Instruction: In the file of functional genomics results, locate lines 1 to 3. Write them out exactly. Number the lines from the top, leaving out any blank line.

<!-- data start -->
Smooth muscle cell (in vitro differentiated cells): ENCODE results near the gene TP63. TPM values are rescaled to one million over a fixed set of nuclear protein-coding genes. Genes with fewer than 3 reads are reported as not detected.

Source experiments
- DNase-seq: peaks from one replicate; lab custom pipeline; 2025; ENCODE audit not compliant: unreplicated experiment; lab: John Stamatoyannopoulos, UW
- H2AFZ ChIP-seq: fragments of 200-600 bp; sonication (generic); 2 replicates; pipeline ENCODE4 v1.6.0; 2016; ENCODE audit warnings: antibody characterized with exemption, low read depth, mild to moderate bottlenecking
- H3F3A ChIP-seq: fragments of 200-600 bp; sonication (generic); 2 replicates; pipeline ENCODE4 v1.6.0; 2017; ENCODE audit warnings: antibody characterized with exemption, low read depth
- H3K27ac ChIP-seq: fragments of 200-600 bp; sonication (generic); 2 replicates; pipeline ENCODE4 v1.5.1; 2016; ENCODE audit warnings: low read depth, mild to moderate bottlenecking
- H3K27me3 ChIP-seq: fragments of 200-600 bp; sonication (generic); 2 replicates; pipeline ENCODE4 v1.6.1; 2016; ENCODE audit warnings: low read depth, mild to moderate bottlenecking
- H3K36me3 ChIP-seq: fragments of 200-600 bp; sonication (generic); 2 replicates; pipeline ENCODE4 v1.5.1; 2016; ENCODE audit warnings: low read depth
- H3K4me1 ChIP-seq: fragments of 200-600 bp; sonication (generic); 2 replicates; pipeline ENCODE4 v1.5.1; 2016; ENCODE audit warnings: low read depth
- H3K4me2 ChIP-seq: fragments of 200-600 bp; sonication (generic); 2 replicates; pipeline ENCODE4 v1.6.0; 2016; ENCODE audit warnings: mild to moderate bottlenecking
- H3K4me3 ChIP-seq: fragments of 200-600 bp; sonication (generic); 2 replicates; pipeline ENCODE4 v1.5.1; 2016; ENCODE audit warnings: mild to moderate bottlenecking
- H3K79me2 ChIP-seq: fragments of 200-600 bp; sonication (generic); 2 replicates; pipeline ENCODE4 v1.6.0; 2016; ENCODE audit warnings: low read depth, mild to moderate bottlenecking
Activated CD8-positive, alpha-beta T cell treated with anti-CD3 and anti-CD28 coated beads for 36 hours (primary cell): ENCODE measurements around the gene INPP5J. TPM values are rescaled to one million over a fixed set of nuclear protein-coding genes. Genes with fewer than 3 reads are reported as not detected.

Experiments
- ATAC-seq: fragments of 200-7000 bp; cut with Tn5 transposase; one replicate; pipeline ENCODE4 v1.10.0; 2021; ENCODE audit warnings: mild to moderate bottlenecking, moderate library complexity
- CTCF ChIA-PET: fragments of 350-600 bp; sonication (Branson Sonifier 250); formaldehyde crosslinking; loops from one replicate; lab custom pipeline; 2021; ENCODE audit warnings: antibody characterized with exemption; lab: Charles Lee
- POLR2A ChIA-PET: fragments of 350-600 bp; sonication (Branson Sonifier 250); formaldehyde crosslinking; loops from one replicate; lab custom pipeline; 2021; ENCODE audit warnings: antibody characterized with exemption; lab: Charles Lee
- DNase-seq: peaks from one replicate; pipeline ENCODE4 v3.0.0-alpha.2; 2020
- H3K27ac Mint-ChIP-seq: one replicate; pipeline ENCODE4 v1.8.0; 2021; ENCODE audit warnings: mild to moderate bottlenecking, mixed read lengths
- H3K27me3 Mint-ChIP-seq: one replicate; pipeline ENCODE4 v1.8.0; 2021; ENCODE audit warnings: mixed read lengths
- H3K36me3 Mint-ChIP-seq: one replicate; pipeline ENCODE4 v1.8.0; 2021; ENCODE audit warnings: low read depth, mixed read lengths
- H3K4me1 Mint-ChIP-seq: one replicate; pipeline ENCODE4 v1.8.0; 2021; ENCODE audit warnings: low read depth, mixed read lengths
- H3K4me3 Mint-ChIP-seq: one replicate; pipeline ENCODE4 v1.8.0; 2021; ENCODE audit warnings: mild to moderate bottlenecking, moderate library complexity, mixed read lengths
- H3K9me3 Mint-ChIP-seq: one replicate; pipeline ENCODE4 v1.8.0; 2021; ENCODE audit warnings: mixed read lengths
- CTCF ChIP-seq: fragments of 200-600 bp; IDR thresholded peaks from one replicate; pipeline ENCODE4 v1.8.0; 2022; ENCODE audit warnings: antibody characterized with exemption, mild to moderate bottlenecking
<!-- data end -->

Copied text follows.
Smooth muscle cell (in vitro differentiated cells): ENCODE results near the gene TP63. TPM values are rescaled to one million over a fixed set of nuclear protein-coding genes. Genes with fewer than 3 reads are reported as not detected.

Source experiments
- DNase-seq: peaks from one replicate; lab custom pipeline; 2025; ENCODE audit not compliant: unreplicated experiment; lab: John Stamatoyannopoulos, UW